Debbie Schlussel reported:
"The study found a statistically significant association between the severity of violence-positive texts on mosque premises and Shari'a-adherent behaviors. As indicated in Table 2, mosques that segregated men from women during prayer service were more likely to contain violence-positive materials than those mosques where men and women were not segregated. Mosques that did not segregate genders were also less likely to possess violence-positive materials (26 percent) but nonetheless did carry both moderate (27 percent) and severe materials (47 percent)."
Perhaps more troubling than the correlation between jihadist literature and Shari'a-adherent behaviors within a mosque was the role played by imams in recommending that worshipers study material that promote violence. The more manifestly Shari'a-adherent a mosque, the more likely its imam was to recommend the study of violence-positive texts. Thus, as seen in Table 4, 96 percent of the imams in mosques that observed strict prayer line alignment recommended such reading material. Similarly, 93 percent of the imams who sported a traditional, full beard endorsed the study of such writings.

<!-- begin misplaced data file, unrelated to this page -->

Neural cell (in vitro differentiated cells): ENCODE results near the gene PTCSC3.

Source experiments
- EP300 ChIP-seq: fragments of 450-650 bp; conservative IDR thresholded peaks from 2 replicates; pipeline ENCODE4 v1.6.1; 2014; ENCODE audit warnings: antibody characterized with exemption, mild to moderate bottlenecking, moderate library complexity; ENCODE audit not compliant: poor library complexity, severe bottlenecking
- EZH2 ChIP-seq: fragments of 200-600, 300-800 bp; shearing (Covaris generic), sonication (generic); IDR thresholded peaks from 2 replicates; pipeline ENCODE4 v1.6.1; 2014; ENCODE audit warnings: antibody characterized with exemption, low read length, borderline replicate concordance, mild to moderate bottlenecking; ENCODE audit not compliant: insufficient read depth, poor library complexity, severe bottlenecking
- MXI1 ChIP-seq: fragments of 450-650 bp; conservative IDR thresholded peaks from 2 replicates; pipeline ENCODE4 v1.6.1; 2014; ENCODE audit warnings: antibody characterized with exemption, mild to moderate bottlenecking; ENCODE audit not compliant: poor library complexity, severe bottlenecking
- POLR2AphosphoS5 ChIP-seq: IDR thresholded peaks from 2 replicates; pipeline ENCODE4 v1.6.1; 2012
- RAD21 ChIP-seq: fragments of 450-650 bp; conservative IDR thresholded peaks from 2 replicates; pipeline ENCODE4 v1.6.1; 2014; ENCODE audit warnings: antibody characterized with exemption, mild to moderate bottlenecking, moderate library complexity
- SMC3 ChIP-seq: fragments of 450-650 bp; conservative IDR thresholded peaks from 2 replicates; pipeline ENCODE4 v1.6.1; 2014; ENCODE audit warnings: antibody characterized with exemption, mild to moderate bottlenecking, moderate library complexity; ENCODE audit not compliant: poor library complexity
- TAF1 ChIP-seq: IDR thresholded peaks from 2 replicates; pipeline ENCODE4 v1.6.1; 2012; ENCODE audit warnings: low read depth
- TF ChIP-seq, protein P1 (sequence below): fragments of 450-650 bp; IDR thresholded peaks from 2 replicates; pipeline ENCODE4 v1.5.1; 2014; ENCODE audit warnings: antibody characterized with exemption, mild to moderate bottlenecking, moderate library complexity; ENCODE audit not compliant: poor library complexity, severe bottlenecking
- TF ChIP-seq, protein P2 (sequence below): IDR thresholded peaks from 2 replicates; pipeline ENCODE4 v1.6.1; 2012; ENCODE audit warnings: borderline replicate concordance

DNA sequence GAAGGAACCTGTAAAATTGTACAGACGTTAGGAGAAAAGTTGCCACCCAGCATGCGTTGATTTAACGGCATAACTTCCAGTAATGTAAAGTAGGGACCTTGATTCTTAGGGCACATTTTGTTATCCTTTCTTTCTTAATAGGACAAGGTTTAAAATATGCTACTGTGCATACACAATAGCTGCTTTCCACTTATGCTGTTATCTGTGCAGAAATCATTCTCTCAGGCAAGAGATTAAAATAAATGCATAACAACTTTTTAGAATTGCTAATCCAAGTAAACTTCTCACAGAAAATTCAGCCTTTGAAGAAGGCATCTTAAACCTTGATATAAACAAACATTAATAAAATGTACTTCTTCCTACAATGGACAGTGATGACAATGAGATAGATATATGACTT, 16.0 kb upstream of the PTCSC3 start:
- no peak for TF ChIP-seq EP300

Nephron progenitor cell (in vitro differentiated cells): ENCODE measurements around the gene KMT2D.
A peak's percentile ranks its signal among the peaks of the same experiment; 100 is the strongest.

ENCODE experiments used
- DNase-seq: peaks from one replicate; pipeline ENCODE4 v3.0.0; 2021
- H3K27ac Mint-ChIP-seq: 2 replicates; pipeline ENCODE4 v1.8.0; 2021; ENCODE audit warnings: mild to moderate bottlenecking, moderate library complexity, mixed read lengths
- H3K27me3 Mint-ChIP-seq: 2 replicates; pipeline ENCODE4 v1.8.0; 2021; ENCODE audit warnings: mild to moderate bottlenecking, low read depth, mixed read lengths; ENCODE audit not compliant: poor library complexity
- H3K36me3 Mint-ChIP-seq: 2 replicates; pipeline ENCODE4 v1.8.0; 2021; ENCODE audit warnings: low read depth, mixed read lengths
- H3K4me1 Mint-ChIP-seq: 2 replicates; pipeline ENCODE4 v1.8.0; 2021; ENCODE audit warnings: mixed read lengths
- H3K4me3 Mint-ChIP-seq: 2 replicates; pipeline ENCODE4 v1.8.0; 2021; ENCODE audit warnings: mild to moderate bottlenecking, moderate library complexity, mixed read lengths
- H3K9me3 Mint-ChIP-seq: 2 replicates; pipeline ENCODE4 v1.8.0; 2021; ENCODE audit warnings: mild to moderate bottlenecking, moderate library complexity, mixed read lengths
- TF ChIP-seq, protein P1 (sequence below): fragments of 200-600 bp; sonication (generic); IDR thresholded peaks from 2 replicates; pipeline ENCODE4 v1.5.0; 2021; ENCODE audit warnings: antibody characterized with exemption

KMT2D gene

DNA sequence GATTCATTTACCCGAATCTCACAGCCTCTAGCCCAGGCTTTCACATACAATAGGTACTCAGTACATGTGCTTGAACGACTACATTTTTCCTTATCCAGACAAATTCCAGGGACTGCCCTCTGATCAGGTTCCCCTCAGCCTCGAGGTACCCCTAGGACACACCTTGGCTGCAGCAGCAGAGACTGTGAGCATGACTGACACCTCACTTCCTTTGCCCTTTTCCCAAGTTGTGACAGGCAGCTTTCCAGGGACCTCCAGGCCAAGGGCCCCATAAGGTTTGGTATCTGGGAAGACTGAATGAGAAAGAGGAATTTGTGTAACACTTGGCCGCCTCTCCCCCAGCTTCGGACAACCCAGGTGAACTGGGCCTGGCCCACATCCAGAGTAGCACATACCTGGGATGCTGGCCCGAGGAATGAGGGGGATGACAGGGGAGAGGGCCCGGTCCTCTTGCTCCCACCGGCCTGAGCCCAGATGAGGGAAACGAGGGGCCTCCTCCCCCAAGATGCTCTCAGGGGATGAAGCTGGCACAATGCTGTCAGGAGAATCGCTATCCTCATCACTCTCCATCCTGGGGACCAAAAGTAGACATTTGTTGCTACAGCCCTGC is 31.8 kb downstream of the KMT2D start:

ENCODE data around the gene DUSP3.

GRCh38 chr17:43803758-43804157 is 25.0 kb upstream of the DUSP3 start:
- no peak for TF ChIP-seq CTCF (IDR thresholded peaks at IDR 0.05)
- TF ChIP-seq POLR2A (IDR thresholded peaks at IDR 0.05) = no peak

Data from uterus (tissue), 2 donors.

But while the presence of certain Shari'a-adherent behaviors correlated almost one-to-one with the promotion of the violence-positive texts, the absence of these attributes should not be construed as a sign of true moderation. In mosques that did not practice strict prayer line alignment, a striking 72 percent of imams nonetheless recommended violence-positive materials. Similarly, 78 percent of imams who did not wear a traditional beard were proponents of these texts.